After my mile repeats, I basked (baked?) in the sun for a bit while waiting for the boys to get back to the truck. At that point, their legs were tiring but they wanted to keep riding, so I shuttled them up to the Keweenaw Mountain Lodge where many of the IMBA Epic mountain bike trails start. Gravity was a friend yesterday.

For the love of swimming

I knew going into triathlon that, of the three sports, the swim would be my weakest link. And I knew, after training in 2009 for my first Ironman, that I’d have some ground to make up on the bike and run because I wasn’t about to get out of the water first unless the race directors gave me a thirty-minute head start.

Granted, I didn’t spend that much time focusing on my swim last year. I swam in training to survive the 2.4 miles. I focused more on swimming when getting bashed in the ribs than swimming fast. But I did learn a few things from just the few triathlons I have done thus far – to find feet, to find rhythm, and to put yer head down and go.

This year, I decided to focus more on my swim, and by that I meant: Get in the pool at least twice a week. Don’t be a Nancy. But then I started thinking to myself, maybe twice a week isn’t enough. I want to be faster, stronger, better this year. One component of that is to be a faster, stronger, better swimmer. I know (from experience) that the only way to get faster at swimming is to swim more (than once in a blue moon). I know that I can survive the 2.4miles, so why not try to get fast at it (or fast, in a relative sense of the word)?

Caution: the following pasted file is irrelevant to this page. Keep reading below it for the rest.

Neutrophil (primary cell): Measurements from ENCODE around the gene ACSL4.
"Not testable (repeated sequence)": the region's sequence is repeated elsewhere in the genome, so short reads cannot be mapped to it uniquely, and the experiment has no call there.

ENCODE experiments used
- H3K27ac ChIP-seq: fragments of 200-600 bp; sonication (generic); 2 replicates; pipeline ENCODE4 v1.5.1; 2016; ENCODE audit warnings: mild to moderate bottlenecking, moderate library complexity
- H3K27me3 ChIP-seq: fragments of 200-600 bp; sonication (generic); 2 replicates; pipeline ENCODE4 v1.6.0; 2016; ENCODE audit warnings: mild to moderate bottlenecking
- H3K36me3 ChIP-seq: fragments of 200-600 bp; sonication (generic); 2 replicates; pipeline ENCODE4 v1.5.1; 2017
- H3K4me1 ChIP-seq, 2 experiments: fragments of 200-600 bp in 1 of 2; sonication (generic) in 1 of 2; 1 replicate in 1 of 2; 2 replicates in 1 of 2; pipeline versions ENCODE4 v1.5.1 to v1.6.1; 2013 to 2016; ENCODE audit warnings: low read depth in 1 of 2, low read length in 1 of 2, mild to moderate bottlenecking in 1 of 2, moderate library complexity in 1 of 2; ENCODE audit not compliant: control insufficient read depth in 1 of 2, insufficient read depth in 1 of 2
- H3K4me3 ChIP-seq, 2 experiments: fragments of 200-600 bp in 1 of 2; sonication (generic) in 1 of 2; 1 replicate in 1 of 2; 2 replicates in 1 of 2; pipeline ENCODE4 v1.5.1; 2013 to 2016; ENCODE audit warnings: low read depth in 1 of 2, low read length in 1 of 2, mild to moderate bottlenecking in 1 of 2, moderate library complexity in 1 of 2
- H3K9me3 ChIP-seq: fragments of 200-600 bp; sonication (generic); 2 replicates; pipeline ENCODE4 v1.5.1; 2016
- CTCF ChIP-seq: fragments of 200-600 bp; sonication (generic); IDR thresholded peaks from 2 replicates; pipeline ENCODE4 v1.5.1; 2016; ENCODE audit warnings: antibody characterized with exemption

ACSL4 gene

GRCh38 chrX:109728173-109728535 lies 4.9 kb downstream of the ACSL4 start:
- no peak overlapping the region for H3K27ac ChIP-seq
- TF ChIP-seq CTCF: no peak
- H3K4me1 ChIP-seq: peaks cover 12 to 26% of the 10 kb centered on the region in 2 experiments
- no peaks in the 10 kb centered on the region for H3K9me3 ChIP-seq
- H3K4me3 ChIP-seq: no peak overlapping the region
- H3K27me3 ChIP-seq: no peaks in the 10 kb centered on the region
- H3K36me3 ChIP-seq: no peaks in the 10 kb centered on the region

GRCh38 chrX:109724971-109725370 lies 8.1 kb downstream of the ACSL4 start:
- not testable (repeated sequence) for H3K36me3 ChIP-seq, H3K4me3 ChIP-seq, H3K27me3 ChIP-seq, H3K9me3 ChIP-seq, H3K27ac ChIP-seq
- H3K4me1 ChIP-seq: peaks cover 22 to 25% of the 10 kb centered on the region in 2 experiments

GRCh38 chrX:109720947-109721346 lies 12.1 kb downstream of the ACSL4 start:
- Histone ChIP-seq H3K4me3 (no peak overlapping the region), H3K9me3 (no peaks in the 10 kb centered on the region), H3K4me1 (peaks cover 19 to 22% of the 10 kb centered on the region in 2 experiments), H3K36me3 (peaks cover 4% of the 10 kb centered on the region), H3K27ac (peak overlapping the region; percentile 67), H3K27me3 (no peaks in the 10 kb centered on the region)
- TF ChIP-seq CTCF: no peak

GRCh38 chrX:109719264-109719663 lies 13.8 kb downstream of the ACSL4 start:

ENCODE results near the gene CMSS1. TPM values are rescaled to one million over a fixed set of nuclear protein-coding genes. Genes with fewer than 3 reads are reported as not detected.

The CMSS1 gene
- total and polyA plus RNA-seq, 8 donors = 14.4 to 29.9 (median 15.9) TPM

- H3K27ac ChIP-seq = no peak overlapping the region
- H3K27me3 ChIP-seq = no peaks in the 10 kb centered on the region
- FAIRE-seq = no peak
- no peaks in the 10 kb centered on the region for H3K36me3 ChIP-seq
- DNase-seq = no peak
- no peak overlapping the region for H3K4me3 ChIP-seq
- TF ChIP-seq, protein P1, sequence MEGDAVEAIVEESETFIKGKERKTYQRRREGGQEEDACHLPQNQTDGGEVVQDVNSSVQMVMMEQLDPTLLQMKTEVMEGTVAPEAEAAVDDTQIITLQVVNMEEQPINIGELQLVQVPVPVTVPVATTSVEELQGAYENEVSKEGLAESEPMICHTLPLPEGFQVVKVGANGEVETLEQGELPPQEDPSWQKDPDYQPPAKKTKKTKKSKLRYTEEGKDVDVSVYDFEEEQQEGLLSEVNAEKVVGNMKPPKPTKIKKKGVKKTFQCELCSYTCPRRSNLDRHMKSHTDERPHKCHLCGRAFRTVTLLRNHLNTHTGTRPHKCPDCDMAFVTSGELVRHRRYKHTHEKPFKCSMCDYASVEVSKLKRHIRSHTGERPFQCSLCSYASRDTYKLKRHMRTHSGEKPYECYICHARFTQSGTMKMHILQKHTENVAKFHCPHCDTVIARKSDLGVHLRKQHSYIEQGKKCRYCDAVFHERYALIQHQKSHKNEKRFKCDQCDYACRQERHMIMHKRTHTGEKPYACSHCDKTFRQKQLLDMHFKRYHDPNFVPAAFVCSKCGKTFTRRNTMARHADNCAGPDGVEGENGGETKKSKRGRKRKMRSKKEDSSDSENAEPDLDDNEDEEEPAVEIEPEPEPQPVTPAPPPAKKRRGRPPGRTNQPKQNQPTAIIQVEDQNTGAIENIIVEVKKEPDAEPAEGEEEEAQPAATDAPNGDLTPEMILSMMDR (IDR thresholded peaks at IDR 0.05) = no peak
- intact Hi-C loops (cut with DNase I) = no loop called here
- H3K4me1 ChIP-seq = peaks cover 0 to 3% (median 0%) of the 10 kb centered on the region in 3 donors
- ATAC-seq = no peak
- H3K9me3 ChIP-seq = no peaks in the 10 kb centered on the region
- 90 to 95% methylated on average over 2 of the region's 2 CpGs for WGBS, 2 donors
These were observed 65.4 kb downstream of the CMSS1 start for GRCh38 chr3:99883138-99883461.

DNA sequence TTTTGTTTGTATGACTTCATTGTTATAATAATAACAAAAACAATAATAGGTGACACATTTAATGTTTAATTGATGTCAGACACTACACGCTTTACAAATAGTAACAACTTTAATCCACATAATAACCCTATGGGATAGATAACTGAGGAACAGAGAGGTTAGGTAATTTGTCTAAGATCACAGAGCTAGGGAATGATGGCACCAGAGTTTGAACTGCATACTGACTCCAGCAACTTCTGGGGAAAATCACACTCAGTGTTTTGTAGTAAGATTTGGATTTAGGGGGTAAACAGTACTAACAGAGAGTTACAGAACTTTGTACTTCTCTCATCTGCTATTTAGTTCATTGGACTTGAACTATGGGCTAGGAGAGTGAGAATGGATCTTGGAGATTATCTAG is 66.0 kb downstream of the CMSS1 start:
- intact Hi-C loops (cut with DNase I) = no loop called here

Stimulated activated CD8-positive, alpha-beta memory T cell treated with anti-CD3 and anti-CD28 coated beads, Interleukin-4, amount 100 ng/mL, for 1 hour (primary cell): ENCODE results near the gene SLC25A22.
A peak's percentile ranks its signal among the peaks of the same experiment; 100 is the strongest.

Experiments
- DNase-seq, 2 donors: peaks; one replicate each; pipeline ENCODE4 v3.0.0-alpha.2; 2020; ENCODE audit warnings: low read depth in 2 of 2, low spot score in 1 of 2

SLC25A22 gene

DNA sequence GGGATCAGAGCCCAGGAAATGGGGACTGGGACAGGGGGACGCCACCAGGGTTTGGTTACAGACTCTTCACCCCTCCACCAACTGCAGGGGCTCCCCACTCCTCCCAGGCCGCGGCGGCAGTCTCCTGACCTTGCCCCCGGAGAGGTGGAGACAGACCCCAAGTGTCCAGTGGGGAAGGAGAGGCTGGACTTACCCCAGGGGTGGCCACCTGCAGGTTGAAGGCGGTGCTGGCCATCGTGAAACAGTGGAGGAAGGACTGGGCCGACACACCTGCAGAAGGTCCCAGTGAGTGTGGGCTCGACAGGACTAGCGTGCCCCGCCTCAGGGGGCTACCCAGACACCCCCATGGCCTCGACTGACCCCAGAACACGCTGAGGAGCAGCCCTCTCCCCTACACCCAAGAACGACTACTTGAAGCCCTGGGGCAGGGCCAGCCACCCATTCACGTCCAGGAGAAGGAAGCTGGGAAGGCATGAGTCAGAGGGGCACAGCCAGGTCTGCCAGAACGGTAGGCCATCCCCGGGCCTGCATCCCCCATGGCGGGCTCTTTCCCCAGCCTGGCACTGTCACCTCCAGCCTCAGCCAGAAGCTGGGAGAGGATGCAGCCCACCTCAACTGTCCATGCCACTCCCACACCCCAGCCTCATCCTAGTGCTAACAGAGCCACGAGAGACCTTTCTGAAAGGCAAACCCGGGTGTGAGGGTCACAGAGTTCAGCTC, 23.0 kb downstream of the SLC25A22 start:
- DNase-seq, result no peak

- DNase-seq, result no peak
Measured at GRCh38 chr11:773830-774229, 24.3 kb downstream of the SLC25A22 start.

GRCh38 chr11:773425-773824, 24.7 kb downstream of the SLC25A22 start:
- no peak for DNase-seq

So, along with the drama from my mamma (bear) and her perils of swimming as of late, I’ve decided to set a few performance goals for myself. Since my outcome goal is to improve my overall long course performance so I can gain an edge on the age group girlies, I’m going to have to do a few specific things in order for that to happen. Thus, my specific performance goals for this season are as follows:

  1. Swim a 100yd in 1:20
  2. Swim a 500yd in under 7:15
  3. Swim 1.2mi in a half around 30minutes

Since there aren’t many times that I’ll get a chance to swim 1.2miles this season, it is going to be hard to chip away at a time, but I’m shooting for around 30minutes. My best is 33:31, so I think knocking off three and a half minutes won’t be too impossible, considering my training history for swimming. However, I have a feeling it is going to be tough to do.

So, today was one-step-closer to reaching my goals, but the ladder is still very long and very tall. I did a decent set around 4500yds, spent over an hour and a half in the brominated waters, and didn’t feel discouraged once. I jumped in around 6:40am to the only empty lane and got to work, occasionally taking sips off my bottle of EFS (definitely one of those people that has to drink something non-chlorinated during swim workouts).

1000yd warmup– with 200yd rotations of free, kick, and pull